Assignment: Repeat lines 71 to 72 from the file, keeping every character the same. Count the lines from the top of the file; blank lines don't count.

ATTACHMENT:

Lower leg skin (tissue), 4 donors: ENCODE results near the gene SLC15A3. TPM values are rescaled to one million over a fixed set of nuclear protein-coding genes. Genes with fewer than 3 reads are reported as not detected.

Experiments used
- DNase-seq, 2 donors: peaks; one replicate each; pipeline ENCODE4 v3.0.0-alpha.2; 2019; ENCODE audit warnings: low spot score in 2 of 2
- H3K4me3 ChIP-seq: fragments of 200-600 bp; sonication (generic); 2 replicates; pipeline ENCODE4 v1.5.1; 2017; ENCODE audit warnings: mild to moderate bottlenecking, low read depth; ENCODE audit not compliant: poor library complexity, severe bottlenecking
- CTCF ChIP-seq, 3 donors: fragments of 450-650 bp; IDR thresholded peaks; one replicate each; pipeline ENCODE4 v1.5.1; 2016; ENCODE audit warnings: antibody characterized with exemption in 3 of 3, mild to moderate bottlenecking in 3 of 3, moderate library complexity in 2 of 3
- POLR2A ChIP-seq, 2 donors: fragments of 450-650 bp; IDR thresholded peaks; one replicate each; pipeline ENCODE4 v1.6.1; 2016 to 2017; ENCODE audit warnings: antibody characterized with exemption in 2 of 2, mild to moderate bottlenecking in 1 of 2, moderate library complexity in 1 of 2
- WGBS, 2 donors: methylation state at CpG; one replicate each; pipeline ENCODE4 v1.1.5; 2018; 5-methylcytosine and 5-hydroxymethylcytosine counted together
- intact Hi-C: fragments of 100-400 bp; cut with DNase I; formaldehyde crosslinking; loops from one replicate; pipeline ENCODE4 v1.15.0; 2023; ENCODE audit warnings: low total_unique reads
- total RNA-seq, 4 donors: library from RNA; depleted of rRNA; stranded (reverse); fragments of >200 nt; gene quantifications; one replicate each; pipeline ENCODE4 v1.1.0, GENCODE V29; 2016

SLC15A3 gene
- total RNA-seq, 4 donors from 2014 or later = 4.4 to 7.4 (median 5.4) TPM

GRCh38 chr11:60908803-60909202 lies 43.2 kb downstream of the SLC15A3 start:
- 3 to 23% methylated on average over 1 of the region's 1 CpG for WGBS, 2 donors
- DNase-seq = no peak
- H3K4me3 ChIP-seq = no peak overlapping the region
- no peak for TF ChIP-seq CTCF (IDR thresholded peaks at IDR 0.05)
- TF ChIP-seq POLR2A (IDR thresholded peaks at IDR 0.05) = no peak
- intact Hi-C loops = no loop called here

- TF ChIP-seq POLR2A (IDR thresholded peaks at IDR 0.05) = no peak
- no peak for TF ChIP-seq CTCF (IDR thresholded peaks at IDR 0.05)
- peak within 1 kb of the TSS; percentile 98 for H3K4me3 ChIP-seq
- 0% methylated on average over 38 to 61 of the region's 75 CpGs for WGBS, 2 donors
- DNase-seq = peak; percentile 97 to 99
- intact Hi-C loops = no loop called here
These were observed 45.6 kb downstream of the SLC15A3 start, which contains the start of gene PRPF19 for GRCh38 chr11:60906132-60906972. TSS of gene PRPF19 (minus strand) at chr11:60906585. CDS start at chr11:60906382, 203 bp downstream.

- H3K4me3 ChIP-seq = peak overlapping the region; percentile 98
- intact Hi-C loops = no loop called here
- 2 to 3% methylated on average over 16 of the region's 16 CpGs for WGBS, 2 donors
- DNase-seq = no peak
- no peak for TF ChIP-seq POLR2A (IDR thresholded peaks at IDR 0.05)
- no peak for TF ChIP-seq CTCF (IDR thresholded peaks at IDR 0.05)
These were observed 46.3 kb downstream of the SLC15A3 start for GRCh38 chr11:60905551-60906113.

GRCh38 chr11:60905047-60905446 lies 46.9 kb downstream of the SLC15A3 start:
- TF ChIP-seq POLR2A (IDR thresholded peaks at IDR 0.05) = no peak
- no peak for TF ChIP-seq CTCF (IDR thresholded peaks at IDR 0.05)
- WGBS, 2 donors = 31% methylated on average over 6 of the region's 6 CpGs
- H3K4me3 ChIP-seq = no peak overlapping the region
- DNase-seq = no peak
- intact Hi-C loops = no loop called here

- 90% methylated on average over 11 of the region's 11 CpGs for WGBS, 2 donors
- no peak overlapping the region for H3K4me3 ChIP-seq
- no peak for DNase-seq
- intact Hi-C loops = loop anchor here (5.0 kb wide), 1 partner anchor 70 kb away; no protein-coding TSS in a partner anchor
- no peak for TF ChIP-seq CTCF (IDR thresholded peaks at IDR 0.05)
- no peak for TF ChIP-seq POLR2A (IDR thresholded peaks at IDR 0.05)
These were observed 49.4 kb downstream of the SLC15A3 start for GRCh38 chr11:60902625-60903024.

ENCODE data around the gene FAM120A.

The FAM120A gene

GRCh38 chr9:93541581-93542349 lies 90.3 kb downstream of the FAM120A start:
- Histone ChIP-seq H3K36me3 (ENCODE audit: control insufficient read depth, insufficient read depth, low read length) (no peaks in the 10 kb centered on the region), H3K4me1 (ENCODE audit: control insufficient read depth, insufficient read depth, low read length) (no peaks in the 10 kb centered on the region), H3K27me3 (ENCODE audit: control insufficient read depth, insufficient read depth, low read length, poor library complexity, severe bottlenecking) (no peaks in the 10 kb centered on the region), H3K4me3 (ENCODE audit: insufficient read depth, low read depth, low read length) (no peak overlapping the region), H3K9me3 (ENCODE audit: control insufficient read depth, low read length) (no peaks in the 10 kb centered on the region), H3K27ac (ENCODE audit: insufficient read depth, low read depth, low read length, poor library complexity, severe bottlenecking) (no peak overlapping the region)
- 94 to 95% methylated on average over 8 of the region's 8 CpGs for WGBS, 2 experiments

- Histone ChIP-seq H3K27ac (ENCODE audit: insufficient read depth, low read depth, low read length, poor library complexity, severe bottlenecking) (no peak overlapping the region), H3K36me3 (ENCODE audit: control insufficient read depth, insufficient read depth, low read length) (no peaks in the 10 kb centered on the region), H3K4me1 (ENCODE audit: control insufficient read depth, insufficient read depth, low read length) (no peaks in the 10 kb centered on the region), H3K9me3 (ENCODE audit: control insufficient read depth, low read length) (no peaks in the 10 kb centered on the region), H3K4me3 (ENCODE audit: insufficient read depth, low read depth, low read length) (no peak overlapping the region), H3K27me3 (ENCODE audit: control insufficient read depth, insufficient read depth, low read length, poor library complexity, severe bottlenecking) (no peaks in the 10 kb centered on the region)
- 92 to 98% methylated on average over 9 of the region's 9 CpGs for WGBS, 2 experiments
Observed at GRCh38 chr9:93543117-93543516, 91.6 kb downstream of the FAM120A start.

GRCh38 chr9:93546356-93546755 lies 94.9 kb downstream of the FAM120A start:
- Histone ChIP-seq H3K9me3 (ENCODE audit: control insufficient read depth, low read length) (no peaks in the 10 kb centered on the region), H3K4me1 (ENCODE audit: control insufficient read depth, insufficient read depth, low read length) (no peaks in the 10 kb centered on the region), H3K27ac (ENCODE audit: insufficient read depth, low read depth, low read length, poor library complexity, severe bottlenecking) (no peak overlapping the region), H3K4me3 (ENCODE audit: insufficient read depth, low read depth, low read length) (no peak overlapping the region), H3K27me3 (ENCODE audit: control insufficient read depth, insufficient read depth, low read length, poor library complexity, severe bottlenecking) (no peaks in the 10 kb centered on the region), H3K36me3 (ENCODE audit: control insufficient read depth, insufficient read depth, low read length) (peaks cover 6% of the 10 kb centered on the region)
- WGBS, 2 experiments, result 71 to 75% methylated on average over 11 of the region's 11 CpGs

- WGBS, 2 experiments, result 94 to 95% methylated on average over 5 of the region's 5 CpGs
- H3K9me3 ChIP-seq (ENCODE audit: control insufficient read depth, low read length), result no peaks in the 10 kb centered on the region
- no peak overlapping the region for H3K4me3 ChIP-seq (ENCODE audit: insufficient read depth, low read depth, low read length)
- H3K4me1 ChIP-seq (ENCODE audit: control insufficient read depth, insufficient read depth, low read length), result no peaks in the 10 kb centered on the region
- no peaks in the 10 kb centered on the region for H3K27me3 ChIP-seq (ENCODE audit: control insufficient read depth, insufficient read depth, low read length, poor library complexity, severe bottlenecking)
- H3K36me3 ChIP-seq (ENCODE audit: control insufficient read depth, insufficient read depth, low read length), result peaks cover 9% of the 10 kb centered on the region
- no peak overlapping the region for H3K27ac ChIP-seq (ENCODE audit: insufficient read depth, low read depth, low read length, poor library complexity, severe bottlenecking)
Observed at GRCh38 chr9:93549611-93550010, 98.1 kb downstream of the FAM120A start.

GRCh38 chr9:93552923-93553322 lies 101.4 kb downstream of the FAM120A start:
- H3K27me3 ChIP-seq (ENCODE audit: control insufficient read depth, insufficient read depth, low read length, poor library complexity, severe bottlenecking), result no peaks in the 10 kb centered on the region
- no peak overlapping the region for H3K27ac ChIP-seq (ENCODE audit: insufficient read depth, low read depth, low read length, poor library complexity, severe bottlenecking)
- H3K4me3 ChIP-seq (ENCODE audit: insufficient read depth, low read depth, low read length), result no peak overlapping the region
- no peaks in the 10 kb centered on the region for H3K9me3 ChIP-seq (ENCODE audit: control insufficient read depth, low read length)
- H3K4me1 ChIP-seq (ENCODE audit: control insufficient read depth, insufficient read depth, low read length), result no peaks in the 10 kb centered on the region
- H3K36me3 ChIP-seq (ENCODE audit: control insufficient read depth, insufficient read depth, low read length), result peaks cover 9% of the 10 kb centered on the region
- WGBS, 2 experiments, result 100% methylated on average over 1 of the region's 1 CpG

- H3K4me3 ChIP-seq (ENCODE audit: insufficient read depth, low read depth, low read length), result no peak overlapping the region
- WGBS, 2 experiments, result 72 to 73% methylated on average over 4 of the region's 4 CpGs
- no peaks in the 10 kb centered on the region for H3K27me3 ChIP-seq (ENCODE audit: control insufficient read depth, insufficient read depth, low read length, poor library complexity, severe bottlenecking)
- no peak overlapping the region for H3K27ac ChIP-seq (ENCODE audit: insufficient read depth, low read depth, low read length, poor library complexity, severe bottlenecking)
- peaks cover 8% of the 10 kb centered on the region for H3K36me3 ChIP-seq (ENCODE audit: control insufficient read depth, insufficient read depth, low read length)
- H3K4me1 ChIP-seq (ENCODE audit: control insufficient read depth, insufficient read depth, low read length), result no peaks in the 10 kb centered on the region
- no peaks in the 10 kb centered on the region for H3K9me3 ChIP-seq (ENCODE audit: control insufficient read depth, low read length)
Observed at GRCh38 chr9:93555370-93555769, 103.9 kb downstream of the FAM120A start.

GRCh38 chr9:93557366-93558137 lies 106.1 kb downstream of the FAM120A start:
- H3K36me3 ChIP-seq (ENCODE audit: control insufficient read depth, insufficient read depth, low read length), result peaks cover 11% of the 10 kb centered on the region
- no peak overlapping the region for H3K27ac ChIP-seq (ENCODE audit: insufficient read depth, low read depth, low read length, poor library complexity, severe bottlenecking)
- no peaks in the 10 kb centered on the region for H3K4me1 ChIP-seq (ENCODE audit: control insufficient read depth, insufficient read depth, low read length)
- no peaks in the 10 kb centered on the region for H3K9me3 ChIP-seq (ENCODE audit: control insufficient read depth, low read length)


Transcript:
- H3K4me1 ChIP-seq (ENCODE audit: control insufficient read depth, insufficient read depth, low read length), result no peaks in the 10 kb centered on the region
- H3K36me3 ChIP-seq (ENCODE audit: control insufficient read depth, insufficient read depth, low read length), result peaks cover 9% of the 10 kb centered on the region